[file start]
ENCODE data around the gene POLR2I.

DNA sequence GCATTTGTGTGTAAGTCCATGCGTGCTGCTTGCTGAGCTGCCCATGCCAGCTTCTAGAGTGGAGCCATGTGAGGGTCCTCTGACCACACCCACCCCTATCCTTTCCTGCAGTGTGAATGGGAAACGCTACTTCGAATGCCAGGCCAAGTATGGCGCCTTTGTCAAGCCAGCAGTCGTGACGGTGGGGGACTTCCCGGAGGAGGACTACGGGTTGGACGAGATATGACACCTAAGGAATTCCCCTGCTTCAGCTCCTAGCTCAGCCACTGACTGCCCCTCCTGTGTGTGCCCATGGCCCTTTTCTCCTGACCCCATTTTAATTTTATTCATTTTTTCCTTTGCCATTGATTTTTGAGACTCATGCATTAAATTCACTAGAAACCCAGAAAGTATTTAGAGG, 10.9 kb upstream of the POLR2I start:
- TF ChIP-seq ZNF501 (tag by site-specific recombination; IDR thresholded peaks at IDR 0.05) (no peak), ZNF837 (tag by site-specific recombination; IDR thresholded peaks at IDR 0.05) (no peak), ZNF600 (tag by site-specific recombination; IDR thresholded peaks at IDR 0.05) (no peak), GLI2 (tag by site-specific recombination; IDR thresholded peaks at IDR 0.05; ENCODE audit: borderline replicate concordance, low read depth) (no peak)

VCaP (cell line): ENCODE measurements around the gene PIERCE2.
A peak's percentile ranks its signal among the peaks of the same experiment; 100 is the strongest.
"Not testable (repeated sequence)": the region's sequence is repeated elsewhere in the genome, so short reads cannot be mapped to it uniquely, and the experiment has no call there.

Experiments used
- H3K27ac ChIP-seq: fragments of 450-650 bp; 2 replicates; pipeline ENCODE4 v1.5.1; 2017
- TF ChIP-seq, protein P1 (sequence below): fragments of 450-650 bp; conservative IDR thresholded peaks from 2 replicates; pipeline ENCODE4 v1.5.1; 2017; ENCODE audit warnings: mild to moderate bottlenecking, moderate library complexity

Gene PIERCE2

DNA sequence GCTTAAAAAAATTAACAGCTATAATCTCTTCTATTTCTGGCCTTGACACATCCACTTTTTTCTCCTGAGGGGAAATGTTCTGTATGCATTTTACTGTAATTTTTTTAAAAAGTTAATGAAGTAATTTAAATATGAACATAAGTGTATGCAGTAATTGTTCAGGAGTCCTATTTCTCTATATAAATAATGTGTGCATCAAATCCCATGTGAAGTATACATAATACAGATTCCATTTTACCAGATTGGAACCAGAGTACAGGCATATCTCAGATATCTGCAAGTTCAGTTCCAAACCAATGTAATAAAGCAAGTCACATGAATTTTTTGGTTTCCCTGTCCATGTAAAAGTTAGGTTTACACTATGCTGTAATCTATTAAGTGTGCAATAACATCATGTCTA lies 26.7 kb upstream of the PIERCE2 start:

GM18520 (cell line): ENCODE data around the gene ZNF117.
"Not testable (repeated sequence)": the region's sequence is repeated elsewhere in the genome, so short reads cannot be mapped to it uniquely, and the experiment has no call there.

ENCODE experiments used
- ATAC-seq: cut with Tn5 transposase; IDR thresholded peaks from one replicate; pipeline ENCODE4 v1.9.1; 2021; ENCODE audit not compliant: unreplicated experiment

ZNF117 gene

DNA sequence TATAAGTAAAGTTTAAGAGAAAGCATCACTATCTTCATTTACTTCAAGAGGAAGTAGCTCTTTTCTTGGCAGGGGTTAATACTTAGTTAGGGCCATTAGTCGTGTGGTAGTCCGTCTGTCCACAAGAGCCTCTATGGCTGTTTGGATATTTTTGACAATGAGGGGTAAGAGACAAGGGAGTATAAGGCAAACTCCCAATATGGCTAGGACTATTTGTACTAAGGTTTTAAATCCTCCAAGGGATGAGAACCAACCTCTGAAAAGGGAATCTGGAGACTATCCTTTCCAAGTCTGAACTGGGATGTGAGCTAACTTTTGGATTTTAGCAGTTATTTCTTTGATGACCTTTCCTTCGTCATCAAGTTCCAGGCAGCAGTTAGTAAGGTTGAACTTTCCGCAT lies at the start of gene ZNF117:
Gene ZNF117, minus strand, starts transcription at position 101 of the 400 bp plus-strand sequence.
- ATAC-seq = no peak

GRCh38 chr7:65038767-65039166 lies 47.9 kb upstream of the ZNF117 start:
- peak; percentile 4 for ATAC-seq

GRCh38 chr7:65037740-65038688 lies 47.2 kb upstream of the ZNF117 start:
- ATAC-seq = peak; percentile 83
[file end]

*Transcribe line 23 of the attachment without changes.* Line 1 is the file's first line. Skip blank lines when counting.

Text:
- ATAC-seq = peak; percentile 83